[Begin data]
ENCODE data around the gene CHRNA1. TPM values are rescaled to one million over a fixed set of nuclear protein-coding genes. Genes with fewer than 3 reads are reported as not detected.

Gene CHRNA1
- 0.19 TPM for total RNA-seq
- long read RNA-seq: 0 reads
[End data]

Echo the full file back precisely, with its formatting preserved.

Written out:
ENCODE data around the gene CHRNA1. TPM values are rescaled to one million over a fixed set of nuclear protein-coding genes. Genes with fewer than 3 reads are reported as not detected.

Gene CHRNA1
- 0.19 TPM for total RNA-seq
- long read RNA-seq: 0 reads